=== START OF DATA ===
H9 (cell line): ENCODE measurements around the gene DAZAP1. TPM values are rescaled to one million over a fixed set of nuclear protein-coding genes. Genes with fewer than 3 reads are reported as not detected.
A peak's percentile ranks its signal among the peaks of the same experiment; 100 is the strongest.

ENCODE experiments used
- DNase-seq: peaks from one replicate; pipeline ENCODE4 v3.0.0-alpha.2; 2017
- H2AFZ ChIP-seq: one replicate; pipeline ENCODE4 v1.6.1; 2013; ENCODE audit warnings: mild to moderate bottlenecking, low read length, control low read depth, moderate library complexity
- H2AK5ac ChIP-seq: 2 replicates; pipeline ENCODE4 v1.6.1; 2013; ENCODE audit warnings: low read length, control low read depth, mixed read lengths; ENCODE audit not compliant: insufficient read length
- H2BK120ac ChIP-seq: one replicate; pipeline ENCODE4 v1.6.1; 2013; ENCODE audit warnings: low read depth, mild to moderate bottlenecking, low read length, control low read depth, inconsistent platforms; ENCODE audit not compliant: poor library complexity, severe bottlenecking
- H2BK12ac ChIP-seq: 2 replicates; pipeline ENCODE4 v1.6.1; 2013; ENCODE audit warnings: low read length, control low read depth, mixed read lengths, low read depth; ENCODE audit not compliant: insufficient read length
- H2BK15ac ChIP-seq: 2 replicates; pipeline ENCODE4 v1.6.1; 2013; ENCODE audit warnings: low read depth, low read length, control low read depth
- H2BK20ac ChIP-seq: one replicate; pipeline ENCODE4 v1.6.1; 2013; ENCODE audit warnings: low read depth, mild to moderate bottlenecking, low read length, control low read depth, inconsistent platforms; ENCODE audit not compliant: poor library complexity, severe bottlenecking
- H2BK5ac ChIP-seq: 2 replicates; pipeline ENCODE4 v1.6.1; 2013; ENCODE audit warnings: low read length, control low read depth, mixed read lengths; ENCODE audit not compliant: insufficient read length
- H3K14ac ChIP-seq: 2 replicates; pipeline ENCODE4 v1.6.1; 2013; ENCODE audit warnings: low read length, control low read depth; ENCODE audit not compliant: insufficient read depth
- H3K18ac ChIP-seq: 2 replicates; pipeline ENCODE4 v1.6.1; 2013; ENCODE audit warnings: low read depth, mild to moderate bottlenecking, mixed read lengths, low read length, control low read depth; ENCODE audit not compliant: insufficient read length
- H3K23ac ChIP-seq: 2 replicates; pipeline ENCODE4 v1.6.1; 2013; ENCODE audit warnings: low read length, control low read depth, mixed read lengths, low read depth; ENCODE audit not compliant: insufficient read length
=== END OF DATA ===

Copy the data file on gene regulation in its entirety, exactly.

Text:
H9 (cell line): ENCODE measurements around the gene DAZAP1. TPM values are rescaled to one million over a fixed set of nuclear protein-coding genes. Genes with fewer than 3 reads are reported as not detected.
A peak's percentile ranks its signal among the peaks of the same experiment; 100 is the strongest.

ENCODE experiments used
- DNase-seq: peaks from one replicate; pipeline ENCODE4 v3.0.0-alpha.2; 2017
- H2AFZ ChIP-seq: one replicate; pipeline ENCODE4 v1.6.1; 2013; ENCODE audit warnings: mild to moderate bottlenecking, low read length, control low read depth, moderate library complexity
- H2AK5ac ChIP-seq: 2 replicates; pipeline ENCODE4 v1.6.1; 2013; ENCODE audit warnings: low read length, control low read depth, mixed read lengths; ENCODE audit not compliant: insufficient read length
- H2BK120ac ChIP-seq: one replicate; pipeline ENCODE4 v1.6.1; 2013; ENCODE audit warnings: low read depth, mild to moderate bottlenecking, low read length, control low read depth, inconsistent platforms; ENCODE audit not compliant: poor library complexity, severe bottlenecking
- H2BK12ac ChIP-seq: 2 replicates; pipeline ENCODE4 v1.6.1; 2013; ENCODE audit warnings: low read length, control low read depth, mixed read lengths, low read depth; ENCODE audit not compliant: insufficient read length
- H2BK15ac ChIP-seq: 2 replicates; pipeline ENCODE4 v1.6.1; 2013; ENCODE audit warnings: low read depth, low read length, control low read depth
- H2BK20ac ChIP-seq: one replicate; pipeline ENCODE4 v1.6.1; 2013; ENCODE audit warnings: low read depth, mild to moderate bottlenecking, low read length, control low read depth, inconsistent platforms; ENCODE audit not compliant: poor library complexity, severe bottlenecking
- H2BK5ac ChIP-seq: 2 replicates; pipeline ENCODE4 v1.6.1; 2013; ENCODE audit warnings: low read length, control low read depth, mixed read lengths; ENCODE audit not compliant: insufficient read length
- H3K14ac ChIP-seq: 2 replicates; pipeline ENCODE4 v1.6.1; 2013; ENCODE audit warnings: low read length, control low read depth; ENCODE audit not compliant: insufficient read depth
- H3K18ac ChIP-seq: 2 replicates; pipeline ENCODE4 v1.6.1; 2013; ENCODE audit warnings: low read depth, mild to moderate bottlenecking, mixed read lengths, low read length, control low read depth; ENCODE audit not compliant: insufficient read length
- H3K23ac ChIP-seq: 2 replicates; pipeline ENCODE4 v1.6.1; 2013; ENCODE audit warnings: low read length, control low read depth, mixed read lengths, low read depth; ENCODE audit not compliant: insufficient read length